By Jay V. Solnick, M.D.
The New York Times, Letters, May 13, 2017
Marc K. Siegel argues that since 5 percent of Americans generate more than 50 percent of health care expenses, they should also pay more. He gives us the gratuitous example of his patient with seasonal allergies who comes to see him unnecessarily every few weeks.
This is absurd. Most of us understand that the reason so few account for so much of our health care costs is not because they enjoy visits to their doctor; it is because they are sick. They are mostly elderly. They have cancer, heart disease or any number of other afflictions that visit us as we age.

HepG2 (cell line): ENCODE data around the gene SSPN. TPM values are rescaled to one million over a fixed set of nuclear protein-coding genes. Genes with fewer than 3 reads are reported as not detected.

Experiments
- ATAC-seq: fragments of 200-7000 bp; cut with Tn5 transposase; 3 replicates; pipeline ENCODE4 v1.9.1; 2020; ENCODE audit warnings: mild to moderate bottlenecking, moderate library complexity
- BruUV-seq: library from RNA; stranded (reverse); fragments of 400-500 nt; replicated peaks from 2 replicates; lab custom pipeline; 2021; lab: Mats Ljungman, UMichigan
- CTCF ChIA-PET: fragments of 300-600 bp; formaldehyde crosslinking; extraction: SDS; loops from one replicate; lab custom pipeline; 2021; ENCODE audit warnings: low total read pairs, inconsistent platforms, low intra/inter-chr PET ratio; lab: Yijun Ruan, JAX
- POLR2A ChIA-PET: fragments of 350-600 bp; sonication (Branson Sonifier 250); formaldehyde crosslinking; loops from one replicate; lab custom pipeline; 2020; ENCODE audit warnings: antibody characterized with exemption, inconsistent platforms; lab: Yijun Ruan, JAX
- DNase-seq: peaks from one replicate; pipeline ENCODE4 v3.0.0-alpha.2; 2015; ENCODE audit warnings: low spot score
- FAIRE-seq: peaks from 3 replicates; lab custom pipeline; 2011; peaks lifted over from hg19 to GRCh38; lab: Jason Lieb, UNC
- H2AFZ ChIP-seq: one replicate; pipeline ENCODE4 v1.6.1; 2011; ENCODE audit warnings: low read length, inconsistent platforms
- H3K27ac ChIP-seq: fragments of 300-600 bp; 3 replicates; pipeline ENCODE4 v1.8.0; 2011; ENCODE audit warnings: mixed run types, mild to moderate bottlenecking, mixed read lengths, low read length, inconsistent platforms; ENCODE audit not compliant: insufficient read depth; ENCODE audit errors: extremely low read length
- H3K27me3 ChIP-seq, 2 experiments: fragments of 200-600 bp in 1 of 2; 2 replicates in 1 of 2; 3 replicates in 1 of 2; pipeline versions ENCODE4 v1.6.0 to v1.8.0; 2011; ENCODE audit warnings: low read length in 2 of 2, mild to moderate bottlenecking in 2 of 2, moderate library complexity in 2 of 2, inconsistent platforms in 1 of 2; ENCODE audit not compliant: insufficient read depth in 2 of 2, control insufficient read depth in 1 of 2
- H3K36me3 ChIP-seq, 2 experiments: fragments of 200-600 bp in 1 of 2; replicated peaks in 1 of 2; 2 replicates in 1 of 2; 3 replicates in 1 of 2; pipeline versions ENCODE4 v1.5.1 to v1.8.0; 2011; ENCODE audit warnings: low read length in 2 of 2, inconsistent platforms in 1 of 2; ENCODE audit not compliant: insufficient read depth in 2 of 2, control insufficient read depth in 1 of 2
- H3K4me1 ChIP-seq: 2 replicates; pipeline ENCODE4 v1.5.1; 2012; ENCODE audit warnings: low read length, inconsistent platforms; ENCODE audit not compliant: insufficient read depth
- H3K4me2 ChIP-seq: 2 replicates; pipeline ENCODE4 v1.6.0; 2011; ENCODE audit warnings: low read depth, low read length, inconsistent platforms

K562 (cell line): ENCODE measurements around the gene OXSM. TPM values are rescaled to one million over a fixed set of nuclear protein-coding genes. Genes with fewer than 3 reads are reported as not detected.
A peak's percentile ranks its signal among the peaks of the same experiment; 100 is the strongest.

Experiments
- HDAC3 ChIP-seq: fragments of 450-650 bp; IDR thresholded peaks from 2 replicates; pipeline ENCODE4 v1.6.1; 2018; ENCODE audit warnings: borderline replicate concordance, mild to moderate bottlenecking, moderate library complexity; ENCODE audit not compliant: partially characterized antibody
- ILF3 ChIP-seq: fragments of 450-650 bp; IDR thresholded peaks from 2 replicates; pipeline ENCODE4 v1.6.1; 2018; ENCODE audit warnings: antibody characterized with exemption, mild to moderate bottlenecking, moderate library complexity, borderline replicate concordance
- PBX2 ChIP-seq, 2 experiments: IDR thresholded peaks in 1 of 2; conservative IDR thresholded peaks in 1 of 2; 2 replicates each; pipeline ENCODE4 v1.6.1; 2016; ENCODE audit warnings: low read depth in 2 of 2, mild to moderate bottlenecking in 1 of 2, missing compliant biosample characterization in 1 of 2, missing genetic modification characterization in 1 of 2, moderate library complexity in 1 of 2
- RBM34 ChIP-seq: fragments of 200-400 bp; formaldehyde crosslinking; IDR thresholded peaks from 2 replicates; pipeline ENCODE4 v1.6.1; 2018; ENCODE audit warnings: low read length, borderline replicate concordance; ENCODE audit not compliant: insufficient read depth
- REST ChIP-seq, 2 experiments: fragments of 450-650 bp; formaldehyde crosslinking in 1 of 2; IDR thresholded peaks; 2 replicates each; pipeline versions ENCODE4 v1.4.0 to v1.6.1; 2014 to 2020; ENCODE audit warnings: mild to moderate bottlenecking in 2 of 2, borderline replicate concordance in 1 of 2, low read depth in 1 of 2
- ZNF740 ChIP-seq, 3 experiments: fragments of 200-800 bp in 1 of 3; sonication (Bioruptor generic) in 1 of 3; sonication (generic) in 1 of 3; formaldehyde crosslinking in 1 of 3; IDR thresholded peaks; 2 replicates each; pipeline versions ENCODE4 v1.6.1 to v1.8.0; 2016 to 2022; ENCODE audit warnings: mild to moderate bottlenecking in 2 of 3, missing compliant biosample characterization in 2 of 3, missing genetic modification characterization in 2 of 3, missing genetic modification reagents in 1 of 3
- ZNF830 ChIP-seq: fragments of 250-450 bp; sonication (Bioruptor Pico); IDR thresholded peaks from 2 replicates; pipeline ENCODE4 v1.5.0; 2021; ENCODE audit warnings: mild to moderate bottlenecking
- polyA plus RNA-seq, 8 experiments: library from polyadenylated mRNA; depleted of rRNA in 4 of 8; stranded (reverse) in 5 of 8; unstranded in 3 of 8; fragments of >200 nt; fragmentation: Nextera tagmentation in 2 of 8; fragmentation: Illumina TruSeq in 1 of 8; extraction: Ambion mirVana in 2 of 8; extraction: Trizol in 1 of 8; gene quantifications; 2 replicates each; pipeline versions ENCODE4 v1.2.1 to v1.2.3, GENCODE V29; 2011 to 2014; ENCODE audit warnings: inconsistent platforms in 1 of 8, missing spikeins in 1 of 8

It’s really pretty simple: We must each pay into a pool so that if and when our number is called, health care is available. This could come in the form of a plan like the besieged Affordable Care Act, or, better yet, national health insurance like that found in virtually every other developed country, where health care is usually better and always much cheaper.
The writer is an infectious diseases doctor and a professor at the Center for Comparative Medicine, University of California, Davis.